Tomb Raider: A Lackluster Adventure
Review by Aaron Haughton
Alicia Vikander goes all in with the Tomb Raider reboot, undergoing an intense diet and training regimen in order to gain 12 pounds of muscle to assume the role of video game icon Lara Croft. Unfortunately, her efforts are not enough to totally save this half-baked, semi-boring action/adventure film, which suffers from fairly weak and directionless writing. However, her commitment and dedication to the role does salvage what would most certainly be a sunken ship if put into the hands of another actress. One thing's for sure, it's definitely a step in a better direction, and Vikander makes for a more luminous Croft than Angelia Jolie ever could hope to be.
The biggest problem with the film is that it doesn't feel like it's really moving anywhere until the third act hits. Also, there's no substantial challenge or obstacles for Croft to face that she doesn't just breeze right through without difficulty. Only one puzzle really offers up any high stakes or tension, which takes on the form of something we'd see in The Goonies organ scene, but even that gets solved fairly quickly and yields minimal consequences. One never got the sense that Croft is ever in any real sense of danger — even when she's standing on the threadbare remnants of a crumbling plane strewn across the peak of a waterfall — because the film treats her as invincibly as a video game avatar.
The film goes for a grittier and more realistic approach to the character, borrowing plot points and visually aspects directly from the 2013 game's storyline and its sequel; however, at times, it doesn't want to wholly obey its realistic anchor, which gives it some obvious tonal issues. In one moment the film wants to be rooted in a hardline reality, and in the next breath it adopts a total non-reality ideology for the sake of "cool" shots, like Croft doing a mega jump off a sinking ship into the tumultuous ocean. It may make for some dope promotional marketing, but it has no real place in the world the film creates.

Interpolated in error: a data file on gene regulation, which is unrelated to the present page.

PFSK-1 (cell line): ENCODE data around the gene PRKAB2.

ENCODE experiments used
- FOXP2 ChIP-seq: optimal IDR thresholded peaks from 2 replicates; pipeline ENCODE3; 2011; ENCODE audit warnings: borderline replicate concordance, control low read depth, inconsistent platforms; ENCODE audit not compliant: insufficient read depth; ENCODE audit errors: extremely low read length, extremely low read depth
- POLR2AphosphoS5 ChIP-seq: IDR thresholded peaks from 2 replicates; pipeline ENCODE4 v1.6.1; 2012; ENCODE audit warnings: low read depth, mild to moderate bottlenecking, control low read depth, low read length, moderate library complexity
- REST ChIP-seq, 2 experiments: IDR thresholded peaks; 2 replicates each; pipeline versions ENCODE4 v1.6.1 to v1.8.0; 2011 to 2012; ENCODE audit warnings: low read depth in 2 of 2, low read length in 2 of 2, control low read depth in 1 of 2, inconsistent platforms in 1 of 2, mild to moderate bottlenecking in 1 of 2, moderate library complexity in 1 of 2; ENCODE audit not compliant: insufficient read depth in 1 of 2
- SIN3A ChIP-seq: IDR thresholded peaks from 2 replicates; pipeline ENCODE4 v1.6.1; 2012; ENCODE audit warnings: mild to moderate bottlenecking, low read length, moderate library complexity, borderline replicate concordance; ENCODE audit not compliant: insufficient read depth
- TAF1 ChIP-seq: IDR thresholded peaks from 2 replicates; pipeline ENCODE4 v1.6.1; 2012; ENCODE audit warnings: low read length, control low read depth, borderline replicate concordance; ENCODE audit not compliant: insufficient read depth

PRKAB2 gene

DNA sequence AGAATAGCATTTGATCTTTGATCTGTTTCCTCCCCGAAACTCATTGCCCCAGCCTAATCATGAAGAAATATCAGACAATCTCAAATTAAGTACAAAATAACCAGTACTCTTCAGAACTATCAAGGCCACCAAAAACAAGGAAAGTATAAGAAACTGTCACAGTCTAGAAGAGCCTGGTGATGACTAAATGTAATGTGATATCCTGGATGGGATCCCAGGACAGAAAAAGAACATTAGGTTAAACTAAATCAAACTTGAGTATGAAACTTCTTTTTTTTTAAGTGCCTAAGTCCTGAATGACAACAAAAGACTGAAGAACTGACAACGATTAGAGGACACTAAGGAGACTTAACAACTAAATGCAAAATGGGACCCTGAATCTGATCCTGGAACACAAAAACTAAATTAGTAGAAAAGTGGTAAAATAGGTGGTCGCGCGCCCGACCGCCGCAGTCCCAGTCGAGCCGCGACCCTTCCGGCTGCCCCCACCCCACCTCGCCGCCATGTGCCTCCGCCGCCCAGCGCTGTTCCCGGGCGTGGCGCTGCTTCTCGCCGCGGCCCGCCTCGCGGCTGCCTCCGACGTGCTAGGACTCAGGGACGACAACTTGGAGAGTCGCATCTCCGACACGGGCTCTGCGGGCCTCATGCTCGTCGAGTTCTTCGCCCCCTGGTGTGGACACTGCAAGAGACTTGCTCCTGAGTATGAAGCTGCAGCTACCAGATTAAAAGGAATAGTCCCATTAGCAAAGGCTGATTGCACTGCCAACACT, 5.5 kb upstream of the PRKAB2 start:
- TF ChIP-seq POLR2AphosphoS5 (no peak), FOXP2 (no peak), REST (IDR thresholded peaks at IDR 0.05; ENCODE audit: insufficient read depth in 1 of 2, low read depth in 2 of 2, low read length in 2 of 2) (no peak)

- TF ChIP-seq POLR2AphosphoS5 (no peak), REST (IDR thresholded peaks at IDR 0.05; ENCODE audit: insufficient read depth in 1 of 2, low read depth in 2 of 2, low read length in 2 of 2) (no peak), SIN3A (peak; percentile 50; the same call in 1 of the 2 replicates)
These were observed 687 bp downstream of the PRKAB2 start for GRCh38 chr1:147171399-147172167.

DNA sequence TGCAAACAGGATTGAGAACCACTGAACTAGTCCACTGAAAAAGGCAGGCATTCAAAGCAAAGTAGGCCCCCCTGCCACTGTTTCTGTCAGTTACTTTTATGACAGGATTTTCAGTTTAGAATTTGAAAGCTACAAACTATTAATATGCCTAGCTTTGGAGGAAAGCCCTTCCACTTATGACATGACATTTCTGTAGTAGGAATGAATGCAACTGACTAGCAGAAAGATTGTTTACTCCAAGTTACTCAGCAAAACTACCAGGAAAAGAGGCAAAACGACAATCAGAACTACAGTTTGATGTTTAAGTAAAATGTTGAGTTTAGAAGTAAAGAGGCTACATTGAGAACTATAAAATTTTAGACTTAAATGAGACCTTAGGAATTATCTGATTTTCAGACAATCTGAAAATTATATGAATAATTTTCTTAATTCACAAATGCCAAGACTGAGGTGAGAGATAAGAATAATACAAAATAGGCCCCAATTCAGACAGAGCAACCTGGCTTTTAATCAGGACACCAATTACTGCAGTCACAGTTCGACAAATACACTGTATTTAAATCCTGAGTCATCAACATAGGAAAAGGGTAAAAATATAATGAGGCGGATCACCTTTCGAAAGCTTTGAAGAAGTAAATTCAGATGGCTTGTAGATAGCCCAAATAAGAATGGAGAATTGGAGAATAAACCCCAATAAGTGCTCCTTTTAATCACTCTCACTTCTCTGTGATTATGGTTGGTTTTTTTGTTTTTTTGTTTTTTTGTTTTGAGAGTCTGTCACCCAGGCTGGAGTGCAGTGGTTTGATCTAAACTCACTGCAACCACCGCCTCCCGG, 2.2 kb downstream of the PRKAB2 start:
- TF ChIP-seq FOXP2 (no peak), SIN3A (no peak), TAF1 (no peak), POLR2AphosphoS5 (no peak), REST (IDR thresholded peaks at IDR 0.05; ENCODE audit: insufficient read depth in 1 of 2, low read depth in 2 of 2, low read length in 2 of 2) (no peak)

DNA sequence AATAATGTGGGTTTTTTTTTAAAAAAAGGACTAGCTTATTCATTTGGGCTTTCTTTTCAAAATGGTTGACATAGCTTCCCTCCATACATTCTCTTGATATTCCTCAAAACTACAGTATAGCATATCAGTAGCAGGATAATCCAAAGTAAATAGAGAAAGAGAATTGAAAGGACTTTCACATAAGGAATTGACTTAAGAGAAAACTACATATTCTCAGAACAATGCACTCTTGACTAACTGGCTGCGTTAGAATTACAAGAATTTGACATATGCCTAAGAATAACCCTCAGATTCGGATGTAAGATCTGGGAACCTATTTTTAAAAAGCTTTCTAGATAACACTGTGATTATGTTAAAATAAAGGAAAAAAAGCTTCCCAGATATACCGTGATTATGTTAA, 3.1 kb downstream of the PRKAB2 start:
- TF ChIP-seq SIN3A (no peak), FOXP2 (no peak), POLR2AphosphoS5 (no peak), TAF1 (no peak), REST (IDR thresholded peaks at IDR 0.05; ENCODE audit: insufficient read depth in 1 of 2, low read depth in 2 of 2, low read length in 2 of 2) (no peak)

The film also suffers from an undercooked and underutilized villain, which is disappointing when you have a great talent like Walton Goggins, who manages to shine in nearly everything he takes part in. In the case of Tomb Raider, he doesn't have a proper moment to flex his knack for villainy in any interesting way. The best way writers Geneva Robertson-Dworet and Alastair Siddons thought to establish Goggins' character as the bad guy is by having him execute a prisoner whose body is unable to continue working. Surely, there has to be a better way to convey evil than with a gunshot to the head, but that's the kind of laziness the Tomb Raider suffers from, which all harks back to a script that seems more content on getting from point A to point B, than it does about relishing the adventure.
As far as direction goes, Norwegian director Roar Uthaug and cinematographer George Richmond manage to give the film some true moments of verve, outside the over-the-top moments of non-reality. In some moments, they accurately pay homage to the video game elements without feeling forced or dragging the story down. The moments of Croft wandering the forest with the bow were pretty stunning, and once the tomb is opened in the third act the film finally comes into its own, but it's too little to late.
Once we enter the tomb, the film takes on the form of an Indiana Jones film directed by Ridley Scott, and it's without the most enjoyable portion of the film, complete with booby traps and even zombies. The set pieces here are big and extravagant, and it's only here that the film really feels of the action and adventure variety. Unfortunately, it's too short lived, and hits upon beats that really should have turned up at the midpoint of the film, not the conclusion.
All in all, Tomb Raider isn't a total loss. While it may be a step in the right direction, it's far from perfect and just short of OK. Alicia Vikander and the small third act adventure make it worthy of a watch though. However, by the end of the film, you'll fault the film for not giving it its all like Vikander. Maybe next time, the screenwriters should do more heavy lifting.
Rating: 2.5 puzzle boxes outta 5.
What did you think? Did you enjoy the film? How does Alicia Vikander stack up against Angelina Jolie? We want to know. Share your thoughts and feelings in the comments section below, and as always, remember to viddy well!